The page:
Bill Carman expresses the necessary techniques used to educate administration. Apparently, when a large recording console gets donated, we can't just pop it in a room and start using it. Wire, acoustical treatment, power, HVAC, and the list goes on and on!
Meeting Topic: Parsons Expo Field Trip
Moderator Name: Jamie Tagg and Doug Iszlai
Other business or activities at the meeting: Several SRT students from UMass - Lowell took a field trip to the Parsons Expo in Dedham, MA to see new equipment, guest speakers, and presentations on various topics.
Meeting Location: Dedham, MA - USA
Parsons Audio Expo was a great time and much like New York, there was too much to do and not enough time to see it all. The exhibitor's floor had some great new gear like the Soundcraft Vi2 digital console. (Don't forget to go online and register for a chance to win a free Orpheus by prism sound. http://prismsound.com/music_recording/store/store_offers.php)
If you want to check out all the exhibitors and see their entire product lineups check out http://www.paudio.com/exhibitors.html
The speakers were all great including our own Bill Carman who sat on the educator's panel and discussed his role in the department and what an impressive task it is to keep the department running and functioning while planning improvements and facilitating proper dispersion of allocated funds. Dr. Ian Corbett discussed the differences/sonic effects between MP3 and AAC encoding as well as other compression algorithms at various bit rates, as well as how they effect things like artifacting, stereo image, and consistency in harmonic content. He also presented samples using various sum and difference combinations to show the distortion residue from the encoding process. The talk will be available as an article with music samples that accompany it that you can hear at this address: http://www.offbeatopenhats.com/OBOH/Articles_%26_Resources.html and will be released in the upcoming months.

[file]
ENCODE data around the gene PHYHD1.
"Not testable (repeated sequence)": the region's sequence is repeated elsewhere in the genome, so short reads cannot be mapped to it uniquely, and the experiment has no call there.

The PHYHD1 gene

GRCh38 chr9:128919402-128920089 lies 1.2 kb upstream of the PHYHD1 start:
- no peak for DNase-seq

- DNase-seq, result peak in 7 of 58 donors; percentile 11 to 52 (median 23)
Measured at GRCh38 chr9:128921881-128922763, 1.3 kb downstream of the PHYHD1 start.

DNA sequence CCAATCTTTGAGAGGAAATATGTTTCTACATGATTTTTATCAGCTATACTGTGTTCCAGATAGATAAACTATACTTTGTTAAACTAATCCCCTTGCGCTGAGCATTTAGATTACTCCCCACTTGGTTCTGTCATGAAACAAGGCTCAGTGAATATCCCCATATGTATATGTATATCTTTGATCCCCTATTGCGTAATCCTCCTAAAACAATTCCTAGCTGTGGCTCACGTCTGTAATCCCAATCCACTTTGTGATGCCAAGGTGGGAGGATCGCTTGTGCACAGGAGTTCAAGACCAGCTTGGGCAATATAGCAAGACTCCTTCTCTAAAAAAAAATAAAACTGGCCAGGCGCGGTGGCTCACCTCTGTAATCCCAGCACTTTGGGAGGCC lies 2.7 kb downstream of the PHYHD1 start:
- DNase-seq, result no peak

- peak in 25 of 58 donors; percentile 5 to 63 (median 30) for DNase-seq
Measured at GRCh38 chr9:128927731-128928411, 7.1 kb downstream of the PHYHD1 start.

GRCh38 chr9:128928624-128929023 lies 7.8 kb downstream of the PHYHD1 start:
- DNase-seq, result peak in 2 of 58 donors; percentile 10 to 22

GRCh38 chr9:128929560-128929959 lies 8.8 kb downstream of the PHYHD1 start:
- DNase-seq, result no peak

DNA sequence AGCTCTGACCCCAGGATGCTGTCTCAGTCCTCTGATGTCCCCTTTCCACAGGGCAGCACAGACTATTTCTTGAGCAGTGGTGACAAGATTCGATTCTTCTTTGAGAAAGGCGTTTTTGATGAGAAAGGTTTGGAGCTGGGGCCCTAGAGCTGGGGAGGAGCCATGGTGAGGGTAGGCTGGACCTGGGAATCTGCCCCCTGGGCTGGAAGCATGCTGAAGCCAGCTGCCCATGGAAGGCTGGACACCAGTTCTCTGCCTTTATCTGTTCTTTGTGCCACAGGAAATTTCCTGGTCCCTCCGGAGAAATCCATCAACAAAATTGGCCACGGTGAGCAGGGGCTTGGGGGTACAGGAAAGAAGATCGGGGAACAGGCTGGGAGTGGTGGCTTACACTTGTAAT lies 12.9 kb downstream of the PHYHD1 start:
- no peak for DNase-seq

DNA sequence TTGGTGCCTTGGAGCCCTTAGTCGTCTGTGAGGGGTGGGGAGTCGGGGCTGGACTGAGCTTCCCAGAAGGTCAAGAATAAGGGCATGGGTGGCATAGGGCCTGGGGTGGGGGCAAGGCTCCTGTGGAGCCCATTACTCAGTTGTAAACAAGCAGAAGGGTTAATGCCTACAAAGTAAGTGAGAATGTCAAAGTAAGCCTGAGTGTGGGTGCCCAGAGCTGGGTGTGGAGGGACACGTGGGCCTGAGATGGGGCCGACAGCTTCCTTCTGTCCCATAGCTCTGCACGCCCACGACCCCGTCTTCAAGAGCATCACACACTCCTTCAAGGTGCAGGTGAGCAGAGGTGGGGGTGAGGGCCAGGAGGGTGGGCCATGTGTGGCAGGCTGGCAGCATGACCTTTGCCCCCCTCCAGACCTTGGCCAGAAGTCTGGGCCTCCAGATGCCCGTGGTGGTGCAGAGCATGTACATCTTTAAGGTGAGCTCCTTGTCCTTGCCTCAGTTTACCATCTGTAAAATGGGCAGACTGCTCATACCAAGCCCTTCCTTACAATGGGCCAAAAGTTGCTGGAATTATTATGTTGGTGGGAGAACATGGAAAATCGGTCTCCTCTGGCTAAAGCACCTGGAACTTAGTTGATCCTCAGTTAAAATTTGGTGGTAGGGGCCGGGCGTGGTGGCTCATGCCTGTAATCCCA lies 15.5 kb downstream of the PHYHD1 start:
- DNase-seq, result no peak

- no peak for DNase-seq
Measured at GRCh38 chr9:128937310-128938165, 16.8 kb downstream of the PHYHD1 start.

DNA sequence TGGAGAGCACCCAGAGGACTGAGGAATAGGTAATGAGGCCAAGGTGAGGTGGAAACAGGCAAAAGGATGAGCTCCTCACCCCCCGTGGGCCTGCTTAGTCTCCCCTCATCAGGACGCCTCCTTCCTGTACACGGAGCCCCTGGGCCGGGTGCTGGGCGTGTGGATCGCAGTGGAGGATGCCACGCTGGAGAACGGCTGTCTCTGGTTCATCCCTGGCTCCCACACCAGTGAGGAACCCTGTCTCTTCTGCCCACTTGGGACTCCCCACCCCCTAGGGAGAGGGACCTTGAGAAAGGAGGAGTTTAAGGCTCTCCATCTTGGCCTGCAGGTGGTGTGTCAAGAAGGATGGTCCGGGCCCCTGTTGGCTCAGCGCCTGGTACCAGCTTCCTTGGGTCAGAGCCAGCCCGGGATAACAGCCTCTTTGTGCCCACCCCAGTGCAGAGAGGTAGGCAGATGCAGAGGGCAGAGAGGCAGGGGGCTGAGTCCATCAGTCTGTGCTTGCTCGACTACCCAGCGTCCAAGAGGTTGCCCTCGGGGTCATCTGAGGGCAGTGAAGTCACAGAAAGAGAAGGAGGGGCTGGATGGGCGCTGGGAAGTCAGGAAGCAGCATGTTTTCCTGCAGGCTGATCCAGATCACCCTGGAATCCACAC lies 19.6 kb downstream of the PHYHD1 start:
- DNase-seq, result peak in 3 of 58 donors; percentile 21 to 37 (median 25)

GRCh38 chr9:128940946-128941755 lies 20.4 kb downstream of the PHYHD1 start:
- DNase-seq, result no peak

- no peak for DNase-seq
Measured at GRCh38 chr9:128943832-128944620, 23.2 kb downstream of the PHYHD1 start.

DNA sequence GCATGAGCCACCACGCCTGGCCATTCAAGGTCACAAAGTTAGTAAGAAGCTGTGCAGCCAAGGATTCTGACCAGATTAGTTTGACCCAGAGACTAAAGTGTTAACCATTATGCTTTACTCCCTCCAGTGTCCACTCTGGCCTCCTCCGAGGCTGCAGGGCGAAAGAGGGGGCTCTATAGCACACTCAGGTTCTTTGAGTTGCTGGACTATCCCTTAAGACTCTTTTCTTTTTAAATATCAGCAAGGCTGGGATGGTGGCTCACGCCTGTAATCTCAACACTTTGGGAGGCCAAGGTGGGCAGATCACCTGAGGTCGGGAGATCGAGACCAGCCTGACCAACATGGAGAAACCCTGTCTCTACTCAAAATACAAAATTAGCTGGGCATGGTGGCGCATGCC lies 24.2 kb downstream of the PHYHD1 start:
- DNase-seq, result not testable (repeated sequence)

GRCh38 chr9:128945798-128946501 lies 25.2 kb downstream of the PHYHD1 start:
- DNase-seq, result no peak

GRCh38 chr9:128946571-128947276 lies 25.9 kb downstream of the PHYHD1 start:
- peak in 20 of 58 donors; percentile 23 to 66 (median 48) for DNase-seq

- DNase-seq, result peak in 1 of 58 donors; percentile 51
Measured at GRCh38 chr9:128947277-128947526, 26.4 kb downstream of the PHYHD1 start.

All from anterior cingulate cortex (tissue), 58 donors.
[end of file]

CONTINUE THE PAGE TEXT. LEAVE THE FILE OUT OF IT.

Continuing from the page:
Dave Moulton interviewed Rupert Neve via skype, then finally via a mic and an iPhone. He discussed how the human brain is affected by frequencies above 20kHz. These frequencies outside of the human hearing range can even be discerned by the brain as components that either contain musical harmonic content or are those induced by the circuitry (specifically crossover distortion induced by ICs.) These frequencies will effect your mood when you listen to music that contains that range of sonic material! For a more information go here: http://jn.physiology.org/content/83/6/3548.short
There was far more that happened than we can report on, but these were a few of the highlights. Special thanks to Rick Scott and all the folks at Parsons for putting this event together!
Written By: Jamie Tagg and Doug Iszlai